Wildlife: Denali Wolf packs hammered by hunting“We noticed that human-caused mortality rates were highest during the winter and spring, which correspond to the pre-breeding and breeding seasons for wolves,” said Laura Prugh, co-author and wildlife ecologist at the UAF Institute of Arctic Biologist. “Harvest may lower the odds of pack survival because of this timing, especially when pack sizes are small.”..."Wolf advocates say lack of Denali buffer has economic consequences"; 07/13/2014.  (see following pdf for peer-reviewed research pertaining to this article regarding impacts of breeder loss).

Impacts of breeder loss on social structure, reproduction and population growth in a social canid
Impacts of breeder loss on social struct
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Density Dependent Instraspecific aggression regulates survival in Northern Yellowstone Wolves, Journal of Animal Ecology; Cubaynes, MacNulty,Stahler, Quimby, Smith, Coulson (May 2014): 13-year study suggests wolves regulate their numbers; when population increases wolf pack mortality increases.

Fauna & Flora International (May 2014);  "Dead or Alive: Comparing costs and benefits of lethal and non-lethal human-wildlife conflict mitigation on livestock farms"; McManus, Dickman, Gaynor, Smuts, Macdonald.  "Non-lethal measures were cheaper than lethal control on 91% of the farms in the first year of implementation."

"Reducing numbers of one carnivore species indirectly leads to extinction of others" 04/09/2014 by for Biodiversity's Sake, originally published in journal of Ecology Letters, 02/28/2013.

Biology Letters; Krumm, Conner, Hobbs, Hunter, Miller, "Mountain lions prey selectively on prion-infected mule deer"; (October 2009) "mountain lions were selecting for infected individuals when they targeted adult deer...predators like wolves and coyotes select prey disproportionately if they appear impaired by malnutrition,age or disease."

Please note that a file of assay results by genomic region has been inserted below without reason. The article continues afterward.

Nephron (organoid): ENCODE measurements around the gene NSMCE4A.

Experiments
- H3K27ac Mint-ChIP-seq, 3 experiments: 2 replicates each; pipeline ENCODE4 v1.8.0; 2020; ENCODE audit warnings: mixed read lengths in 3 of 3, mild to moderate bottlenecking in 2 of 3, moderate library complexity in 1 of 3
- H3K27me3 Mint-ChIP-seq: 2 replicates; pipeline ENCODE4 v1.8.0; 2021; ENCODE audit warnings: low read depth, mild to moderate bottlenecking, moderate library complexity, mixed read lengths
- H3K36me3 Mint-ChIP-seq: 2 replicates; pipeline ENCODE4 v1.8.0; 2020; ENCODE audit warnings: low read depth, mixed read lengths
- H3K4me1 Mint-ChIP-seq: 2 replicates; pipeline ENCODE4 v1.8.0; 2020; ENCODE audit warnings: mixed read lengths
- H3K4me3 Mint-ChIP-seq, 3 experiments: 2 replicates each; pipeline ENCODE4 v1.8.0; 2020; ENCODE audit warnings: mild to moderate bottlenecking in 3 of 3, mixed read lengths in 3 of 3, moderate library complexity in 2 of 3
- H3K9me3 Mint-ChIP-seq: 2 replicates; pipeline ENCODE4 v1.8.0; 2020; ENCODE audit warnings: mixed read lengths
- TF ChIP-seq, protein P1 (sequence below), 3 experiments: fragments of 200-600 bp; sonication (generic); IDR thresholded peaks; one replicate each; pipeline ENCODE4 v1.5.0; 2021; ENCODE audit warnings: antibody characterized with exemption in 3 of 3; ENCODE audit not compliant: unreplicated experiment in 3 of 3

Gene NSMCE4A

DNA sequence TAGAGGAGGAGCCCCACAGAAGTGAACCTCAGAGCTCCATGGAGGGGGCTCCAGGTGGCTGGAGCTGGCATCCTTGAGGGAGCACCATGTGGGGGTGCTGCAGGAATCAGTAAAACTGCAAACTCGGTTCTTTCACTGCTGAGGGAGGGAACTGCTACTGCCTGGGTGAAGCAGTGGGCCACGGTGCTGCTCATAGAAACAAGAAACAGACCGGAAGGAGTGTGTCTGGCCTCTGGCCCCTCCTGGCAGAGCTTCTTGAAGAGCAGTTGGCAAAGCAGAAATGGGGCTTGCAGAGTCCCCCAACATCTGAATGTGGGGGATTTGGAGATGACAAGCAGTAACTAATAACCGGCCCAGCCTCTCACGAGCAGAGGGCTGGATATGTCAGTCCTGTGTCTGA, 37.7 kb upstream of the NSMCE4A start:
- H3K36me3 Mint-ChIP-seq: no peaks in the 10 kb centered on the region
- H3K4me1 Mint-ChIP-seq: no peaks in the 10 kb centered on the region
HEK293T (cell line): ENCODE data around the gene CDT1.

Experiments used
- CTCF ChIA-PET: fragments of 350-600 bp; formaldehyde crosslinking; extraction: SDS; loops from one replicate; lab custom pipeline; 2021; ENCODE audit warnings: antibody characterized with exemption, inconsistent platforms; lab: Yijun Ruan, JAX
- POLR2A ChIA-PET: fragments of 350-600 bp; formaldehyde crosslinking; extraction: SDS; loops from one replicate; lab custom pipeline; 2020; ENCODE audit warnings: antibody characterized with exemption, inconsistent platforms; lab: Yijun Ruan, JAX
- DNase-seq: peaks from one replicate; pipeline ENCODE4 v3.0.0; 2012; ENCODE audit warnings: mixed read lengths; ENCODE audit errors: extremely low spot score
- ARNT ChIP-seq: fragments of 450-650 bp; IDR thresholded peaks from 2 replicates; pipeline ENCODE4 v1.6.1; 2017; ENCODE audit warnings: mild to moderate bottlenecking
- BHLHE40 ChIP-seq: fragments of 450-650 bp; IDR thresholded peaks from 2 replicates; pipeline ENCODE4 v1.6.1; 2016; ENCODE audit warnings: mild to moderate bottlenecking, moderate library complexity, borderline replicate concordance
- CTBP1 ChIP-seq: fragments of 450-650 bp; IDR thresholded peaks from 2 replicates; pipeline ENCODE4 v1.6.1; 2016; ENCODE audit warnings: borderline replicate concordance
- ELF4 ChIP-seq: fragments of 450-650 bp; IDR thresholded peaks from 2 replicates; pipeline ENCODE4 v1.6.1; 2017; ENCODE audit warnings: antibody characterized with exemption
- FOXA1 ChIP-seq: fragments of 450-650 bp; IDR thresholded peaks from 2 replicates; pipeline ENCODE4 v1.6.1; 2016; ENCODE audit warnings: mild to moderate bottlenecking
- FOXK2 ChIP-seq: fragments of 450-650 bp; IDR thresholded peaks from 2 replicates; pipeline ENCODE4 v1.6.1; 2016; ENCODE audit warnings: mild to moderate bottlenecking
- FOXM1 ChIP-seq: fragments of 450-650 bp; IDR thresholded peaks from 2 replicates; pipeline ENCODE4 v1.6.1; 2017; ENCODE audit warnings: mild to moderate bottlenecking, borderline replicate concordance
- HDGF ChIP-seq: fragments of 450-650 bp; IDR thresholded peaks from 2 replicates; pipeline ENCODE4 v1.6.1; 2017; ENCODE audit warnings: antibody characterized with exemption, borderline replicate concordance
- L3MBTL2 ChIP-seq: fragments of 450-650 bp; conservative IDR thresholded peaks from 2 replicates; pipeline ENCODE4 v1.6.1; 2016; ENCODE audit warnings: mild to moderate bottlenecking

American Black Bear nuisance complaints and hunter take
Evidence does not show that hunting of bear will minimize nuisance complaints in the future.
Treves' Hunting Bears.pdf
Adobe Acrobat Document 388.0 KB


Evaluating the scientific soundness of plans for harvesting wolves to manage depredations in Michigan
Vucetich, J.A., J.T. Bruskotter, R.O. Peterson, A. Treves, T. Van Deelen, and A.M. Cornman. 2013 Little River Band of Ottawa Indians Natural Reosurces Report No. 2013-3.
Michigan's state agency claims that killing wolves is for the purpose of depredation management, but this has no scientific support.
Vucetich's 2013 Wolf hunting & depredati
Adobe Acrobat Document 742.9 KB
Biological Conservation, Dec. 2013: Saving large carnivores, but losing the apex predator?
Research suggests exploitation of large carnivores may drastically decrease their impacts on trophic systems while also affecting their evolution as a species.
Saving large carnivores, but losing the
Adobe Acrobat Document 739.2 KB
Hunting for Large Carnivore Conservation: Adrian Treves; Carnivore Coexistence Lab
Claims that public hunting of carnivores eliminates property damage while also conserving their population lacks scientific support.
Treves' Hunting Carnivores.pdf
Adobe Acrobat Document 160.6 KB
"It takes a village"
"It takes a village"

"Final Review of Proposed Rule regarding Wolves" (January 2014) pdf

USFWS-appointed biologists unanimously conclude flawed process in delisting of wolves.

Public Attitudes towards Wolves in WI - 2013 Survey Report
Study of WI residents in wolf and non-wolf range over a period of 12 years.
Treves' 2013 Wolf Tolerance Survey Repor
Adobe Acrobat Document 1.7 MB


"Effects of Sport Hunting on Cougar Population, Community and Landscape Ecology"; 15-yr. research out of Washington's Large Carnivore Conservation Lab -  as hunting increases so do cougar conflicts.